The Wetting, Infections, and Stooling Help (WISH) Clinic at Children’s National Health System is dedicated to resolving recurrent urinary tract infections and wetting problems in children through a comprehensive and holistic interactive process.
“Between 60 and 70 percent of recurrent urinary tract infections, bedwetting, and daytime wetting can be related to habits,” says Naida Kalloo, MD, a pediatric urologist at Children’s National. “At the WISH Clinic, we educate parents and children about the behaviors that contribute to these conditions and provide tools they may use to take control.”
With a number of locations throughout Washington, DC, Maryland, and Virginia, the WISH Clinic is led by Dr. Kalloo, who works alongside three nurse practitioners, a clinical nurse specialist, and a pediatric urology nurse. Together, this group evaluates patients by performing in-depth, 30-minute assessments to address specific problems, such as bedwetting, daytime leakage, urinary infections, and associated constipation.
“The WISH Clinic provides a template that allows for extensive evaluation of and counseling for these conditions, which account for about 15 percent of all outpatient urology references,” says H. Gil Rushton, MD, Division Chief of Urology at Children’s National. “This comprehensive process offers a much better experience for patients and their families in comparison to being seen in a busy urology clinic. It is an invaluable part of the Division of Urology at Children’s National.”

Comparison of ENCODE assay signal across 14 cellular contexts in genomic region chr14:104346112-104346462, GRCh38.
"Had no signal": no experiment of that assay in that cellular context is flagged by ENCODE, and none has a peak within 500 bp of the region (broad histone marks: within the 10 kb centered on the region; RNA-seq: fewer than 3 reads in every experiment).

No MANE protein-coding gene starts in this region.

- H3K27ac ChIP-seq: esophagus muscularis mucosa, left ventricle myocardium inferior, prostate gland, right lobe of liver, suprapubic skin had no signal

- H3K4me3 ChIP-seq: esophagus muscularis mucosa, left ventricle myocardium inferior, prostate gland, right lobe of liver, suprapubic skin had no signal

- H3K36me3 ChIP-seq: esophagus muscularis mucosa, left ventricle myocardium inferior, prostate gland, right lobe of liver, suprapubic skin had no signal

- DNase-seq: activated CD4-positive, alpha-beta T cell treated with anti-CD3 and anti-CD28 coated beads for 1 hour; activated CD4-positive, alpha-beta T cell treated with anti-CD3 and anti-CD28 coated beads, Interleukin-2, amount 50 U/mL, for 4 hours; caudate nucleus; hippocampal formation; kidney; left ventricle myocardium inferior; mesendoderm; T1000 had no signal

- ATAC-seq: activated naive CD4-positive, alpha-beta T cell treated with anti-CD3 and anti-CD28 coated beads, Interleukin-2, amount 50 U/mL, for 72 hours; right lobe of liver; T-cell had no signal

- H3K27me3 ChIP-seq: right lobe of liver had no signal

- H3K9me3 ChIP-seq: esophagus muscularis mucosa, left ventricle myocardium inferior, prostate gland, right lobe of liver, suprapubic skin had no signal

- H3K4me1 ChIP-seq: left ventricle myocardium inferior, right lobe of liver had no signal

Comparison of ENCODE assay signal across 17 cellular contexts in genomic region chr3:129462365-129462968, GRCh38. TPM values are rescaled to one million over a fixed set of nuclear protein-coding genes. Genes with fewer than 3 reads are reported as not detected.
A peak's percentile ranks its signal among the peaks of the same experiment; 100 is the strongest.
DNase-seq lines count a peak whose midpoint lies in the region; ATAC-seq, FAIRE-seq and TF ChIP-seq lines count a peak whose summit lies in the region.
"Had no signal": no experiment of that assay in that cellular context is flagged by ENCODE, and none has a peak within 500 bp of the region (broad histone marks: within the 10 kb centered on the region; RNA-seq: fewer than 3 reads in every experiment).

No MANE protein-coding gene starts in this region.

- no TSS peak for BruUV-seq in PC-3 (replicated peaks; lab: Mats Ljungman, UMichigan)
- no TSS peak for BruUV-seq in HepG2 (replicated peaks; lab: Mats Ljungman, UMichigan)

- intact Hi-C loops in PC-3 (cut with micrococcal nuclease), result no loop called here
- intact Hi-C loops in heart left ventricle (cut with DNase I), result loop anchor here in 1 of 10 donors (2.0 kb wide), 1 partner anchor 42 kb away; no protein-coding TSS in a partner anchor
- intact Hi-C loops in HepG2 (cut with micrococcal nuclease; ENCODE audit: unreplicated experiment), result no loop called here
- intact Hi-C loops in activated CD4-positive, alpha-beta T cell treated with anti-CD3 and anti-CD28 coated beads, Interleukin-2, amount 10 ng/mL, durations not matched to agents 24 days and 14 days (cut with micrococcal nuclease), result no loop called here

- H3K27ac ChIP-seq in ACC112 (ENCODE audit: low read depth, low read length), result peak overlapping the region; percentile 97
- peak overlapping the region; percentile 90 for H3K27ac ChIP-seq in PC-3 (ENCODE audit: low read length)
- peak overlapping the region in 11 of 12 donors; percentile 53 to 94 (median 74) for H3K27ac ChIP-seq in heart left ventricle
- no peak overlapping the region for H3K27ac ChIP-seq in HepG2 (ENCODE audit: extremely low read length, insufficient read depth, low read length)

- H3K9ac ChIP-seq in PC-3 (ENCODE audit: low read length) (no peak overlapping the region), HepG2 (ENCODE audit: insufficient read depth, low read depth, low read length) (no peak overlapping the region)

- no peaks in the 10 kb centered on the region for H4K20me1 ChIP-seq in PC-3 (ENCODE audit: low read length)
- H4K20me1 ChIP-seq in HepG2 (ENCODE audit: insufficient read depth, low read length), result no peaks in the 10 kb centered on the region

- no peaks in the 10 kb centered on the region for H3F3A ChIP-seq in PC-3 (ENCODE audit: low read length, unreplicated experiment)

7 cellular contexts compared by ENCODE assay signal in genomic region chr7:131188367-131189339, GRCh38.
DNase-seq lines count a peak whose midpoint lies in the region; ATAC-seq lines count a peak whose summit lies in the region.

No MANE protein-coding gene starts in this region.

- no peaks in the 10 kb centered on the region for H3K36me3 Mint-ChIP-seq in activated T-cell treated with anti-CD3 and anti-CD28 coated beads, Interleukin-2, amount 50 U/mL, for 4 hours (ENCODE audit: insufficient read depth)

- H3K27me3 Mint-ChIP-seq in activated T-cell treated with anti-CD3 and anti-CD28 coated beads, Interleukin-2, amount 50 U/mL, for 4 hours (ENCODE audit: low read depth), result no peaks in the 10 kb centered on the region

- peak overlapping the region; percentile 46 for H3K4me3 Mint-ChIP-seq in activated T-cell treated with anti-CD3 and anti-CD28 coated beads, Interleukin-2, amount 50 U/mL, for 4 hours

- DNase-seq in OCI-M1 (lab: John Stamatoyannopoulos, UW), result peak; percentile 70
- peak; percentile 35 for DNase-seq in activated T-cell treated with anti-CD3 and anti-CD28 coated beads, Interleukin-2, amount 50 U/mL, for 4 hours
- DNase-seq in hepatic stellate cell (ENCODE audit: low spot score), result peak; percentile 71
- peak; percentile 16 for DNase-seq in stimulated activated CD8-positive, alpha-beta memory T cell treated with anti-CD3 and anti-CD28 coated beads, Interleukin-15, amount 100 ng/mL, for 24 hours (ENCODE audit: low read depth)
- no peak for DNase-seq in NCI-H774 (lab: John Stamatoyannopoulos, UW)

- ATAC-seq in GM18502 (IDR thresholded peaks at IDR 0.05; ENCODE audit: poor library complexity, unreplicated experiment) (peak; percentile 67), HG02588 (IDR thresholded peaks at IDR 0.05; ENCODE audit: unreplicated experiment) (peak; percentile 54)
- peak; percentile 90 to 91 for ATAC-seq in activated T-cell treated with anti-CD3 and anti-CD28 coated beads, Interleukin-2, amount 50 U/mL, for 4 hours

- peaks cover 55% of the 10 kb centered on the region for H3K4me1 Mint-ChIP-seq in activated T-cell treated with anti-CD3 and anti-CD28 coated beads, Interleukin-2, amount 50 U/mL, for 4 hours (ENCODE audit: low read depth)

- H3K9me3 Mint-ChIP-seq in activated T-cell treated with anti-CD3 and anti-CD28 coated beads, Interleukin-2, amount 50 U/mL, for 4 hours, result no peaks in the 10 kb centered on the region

Tests conducted by the WISH Clinic may include a comprehensive history and physical exam, a bladder scan, and urinalysis. Additionally, some cases require more in-depth tests, such as an abdominal X-ray, a renal bladder ultrasound, or urodynamic studies to measure bladder function.
Tailored Treatment for WISH Patients
Once WISH Clinic experts have determined the factors causing urinary and bowel complications, they work with parents to design treatment plans and provide educational materials for home reference.
“Many patients with recurrent urinary tract infections and wetting issues are constipated,” Dr. Kalloo says. “A comprehensive plan, including drinking, voiding, and bowel movement management, is often necessary for long-term resolution. The most important thing is for patients to be referred to us as soon as possible to we can give parents the power to help their children make positive changes.”
Find this article and others in Advancing Pediatrics, our quarterly physician publication.